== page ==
Back in 1973 oil accounted for around half of world energy consumption, but now amounts to only about a third. But we are still very dependent on oil. Every ten dollars of world economic output requires something over a pint of oil to make it happen. And however optimistic one is about electric cars and… Read more »
Energy Bookshelf Blog
Geo-engineering approaches to tackling climate change range have an element of science fiction about them: giant reflectors in space, enormous machines to suck carbon dioxide out of the air etc. – although admittedly some are less fantastical, such as schemes for returning carbon to the ground as biochar. Should such approaches be taken seriously, or… Read more »
As the title of his book suggests, Iftimie has no doubt about the important role of energy – and gas in particular – in the foreign policy of a Russia which has revived international ambitions, but which no longer has the capacity to enforce its grand strategic ends through military force. He argues against the conventional “interdependency argument” – i.e. that Russia is as dependent on its gas customers for revenues as they are on Russia for energy – pointing out the fragmented nature of the European market. Lithuania, for example, is dependent on Russia for 100% of its gas needs, but sales to Lithuania are only 2.3% of Gazprom’s export revenues.
And Iftimie argues that Russia has often actually resorted to use of the “gas weapon”, citing data showing that it threatened to disrupt – or actually disrupted – gas supply to countries in its “near abroad” over forty times between 1991 and 2013. And moreover, the man now in charge has strong leanings in the direction of using Russia’s natural resources as a means of reasserting its status as an international power: this was precisely the theme of Vladimir Putin’s Ph.D. thesis.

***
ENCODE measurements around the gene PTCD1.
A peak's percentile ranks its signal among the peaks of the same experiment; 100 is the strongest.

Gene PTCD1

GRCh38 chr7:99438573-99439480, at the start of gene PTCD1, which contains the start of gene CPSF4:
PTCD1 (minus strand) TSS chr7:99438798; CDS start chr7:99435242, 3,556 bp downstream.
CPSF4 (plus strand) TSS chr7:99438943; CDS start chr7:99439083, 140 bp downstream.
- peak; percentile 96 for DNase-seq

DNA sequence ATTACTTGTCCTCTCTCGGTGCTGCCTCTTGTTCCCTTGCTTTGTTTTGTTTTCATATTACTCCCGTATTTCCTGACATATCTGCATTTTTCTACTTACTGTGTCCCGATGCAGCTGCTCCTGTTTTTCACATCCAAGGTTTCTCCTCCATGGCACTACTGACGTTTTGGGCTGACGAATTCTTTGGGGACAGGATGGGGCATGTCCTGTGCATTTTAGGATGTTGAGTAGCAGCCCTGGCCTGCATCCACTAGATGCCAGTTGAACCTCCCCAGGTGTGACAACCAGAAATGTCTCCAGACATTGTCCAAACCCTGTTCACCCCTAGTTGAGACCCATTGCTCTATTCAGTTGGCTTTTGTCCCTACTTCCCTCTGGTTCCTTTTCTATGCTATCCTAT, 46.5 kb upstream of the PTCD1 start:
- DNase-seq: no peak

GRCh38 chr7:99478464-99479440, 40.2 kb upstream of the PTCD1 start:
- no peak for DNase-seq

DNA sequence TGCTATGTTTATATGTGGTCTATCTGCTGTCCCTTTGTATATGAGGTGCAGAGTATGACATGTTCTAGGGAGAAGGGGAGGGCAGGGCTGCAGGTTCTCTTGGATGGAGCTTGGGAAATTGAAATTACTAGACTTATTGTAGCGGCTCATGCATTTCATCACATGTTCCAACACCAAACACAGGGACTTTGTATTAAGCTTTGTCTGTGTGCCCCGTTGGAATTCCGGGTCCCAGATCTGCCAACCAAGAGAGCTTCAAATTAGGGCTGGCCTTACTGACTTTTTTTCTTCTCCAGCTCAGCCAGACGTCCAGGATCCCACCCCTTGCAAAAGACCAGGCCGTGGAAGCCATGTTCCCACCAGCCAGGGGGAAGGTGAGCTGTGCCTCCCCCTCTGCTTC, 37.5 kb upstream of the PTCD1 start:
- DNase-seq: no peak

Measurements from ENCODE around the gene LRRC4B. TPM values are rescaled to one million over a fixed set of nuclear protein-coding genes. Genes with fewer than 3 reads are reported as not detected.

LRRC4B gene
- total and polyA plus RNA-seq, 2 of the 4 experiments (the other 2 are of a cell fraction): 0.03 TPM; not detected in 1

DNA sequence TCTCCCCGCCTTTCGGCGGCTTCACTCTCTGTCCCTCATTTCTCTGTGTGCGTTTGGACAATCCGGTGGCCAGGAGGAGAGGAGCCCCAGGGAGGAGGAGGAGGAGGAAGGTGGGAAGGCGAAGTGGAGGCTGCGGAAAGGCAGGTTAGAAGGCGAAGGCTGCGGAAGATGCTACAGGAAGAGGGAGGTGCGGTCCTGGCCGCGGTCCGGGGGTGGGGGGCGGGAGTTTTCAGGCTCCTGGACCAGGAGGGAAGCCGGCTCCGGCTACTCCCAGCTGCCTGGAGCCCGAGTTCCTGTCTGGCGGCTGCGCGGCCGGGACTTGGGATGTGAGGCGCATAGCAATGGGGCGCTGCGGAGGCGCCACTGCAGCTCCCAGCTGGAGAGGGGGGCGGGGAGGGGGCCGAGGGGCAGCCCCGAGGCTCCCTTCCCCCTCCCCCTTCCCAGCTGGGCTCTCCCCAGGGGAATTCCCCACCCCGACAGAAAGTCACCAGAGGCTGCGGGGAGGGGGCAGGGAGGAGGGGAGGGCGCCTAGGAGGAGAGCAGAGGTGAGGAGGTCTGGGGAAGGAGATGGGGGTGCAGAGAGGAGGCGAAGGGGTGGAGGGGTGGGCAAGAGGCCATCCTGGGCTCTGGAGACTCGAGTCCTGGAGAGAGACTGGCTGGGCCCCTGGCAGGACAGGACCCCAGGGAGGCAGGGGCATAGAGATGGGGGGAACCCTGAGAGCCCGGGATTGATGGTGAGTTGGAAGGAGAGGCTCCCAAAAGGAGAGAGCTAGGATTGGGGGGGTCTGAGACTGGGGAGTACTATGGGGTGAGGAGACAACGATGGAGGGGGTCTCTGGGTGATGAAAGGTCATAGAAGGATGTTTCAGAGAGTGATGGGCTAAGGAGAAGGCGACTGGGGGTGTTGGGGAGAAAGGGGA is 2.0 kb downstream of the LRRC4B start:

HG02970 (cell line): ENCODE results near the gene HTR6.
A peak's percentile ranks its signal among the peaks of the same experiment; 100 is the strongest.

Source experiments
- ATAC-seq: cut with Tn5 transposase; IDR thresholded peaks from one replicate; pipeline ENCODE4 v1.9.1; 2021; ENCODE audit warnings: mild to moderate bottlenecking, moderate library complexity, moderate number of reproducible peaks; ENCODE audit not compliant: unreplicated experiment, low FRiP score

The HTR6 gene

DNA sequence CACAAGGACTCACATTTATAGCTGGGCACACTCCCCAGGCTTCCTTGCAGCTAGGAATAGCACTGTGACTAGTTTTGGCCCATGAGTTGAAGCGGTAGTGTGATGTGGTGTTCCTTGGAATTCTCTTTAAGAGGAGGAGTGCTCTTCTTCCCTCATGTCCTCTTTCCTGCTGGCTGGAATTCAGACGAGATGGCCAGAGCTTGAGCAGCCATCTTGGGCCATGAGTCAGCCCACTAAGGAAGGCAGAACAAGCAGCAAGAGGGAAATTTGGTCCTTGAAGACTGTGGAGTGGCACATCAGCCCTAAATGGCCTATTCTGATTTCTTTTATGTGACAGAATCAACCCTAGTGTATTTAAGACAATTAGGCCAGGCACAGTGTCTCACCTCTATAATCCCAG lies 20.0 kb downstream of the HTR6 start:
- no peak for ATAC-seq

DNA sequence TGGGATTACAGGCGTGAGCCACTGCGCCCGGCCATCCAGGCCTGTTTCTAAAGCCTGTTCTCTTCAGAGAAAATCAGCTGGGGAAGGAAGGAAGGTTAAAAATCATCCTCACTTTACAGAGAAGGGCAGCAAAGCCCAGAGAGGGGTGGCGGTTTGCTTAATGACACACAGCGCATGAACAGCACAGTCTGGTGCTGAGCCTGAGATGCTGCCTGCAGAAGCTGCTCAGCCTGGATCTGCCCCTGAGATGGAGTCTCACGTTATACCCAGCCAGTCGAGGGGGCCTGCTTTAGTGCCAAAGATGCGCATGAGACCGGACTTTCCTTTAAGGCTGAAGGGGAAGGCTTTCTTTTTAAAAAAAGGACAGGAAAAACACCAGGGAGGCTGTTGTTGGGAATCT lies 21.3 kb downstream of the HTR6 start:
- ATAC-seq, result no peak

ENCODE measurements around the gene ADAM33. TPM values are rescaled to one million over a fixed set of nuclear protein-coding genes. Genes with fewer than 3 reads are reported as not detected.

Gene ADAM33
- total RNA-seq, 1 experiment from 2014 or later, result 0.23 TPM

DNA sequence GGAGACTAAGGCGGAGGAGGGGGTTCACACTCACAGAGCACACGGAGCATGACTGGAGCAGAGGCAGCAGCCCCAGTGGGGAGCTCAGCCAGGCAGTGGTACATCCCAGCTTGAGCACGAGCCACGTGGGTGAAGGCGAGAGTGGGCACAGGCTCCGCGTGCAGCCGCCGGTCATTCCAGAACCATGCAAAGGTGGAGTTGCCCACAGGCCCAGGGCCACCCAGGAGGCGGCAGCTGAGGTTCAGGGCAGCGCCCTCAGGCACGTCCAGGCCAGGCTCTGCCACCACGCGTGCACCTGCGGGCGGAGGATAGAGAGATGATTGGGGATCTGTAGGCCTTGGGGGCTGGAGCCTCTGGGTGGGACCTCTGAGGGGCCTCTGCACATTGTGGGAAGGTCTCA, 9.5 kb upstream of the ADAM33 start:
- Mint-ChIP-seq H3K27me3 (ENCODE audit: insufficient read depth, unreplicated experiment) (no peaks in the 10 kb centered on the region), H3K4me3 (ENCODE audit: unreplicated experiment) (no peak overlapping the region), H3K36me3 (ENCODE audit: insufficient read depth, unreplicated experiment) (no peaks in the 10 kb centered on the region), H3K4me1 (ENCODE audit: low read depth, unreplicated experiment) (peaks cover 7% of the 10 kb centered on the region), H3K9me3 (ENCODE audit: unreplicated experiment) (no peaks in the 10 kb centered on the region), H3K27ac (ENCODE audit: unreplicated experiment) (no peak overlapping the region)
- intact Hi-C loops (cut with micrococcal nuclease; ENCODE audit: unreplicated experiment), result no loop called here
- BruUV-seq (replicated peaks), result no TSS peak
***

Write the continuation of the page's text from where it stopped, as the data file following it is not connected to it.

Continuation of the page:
So Iftimie makes a strong case, and certainly the EU takes the security of supply threat seriously – hence its support of increasing pipeline connections in Europe and of imports from the Caspian and Middle East through Turkey. But currently the European gas industry has more immediate things to worry about. European gas consumption has fallen some 20% since 2010, but Russia cannot be blamed for this: in fact at least part of the cause can, ironically, be traced to Russia’s main international rival, the USA. Thanks to the US shale revolution, cheap gas has displaced coal in the US power sector, and some of this cheap coal has turned up in the European market, undercutting gas in Europe’s power sector. Europe’s carbon pricing system was meant to prevent this sort of thing, but hasn’t, leaving the European gas business in the doldrums.-->
With the West’s relations with Russia at their lowest point since the end of the Cold War, worries about Europe’s reliance on Russian gas have again come to the fore. Russian gas makes up around 25% of EU gas supplies overall, but the dependence of some countries is much higher: six EU member states depend… Read more »
Coal is far and away the dirtiest source of energy. Not only does it account for around 45% of global CO2 emissions, but sulphur and particulates from coal burning also continue to cause serious and health-threatening smogs in many places – particularly in China. The mountains of ash created by coal burning also represent a… Read more »
The Peak Oil theory, which reached its own zenith around 2010 with the publication of Matt Simmons’ book “Twilight in the Desert”, is, for many commentators, now consigned to the dustbin of history, along with many previous predictions that the world is running out of oil. For some this is not, in fact, good news…. Read more »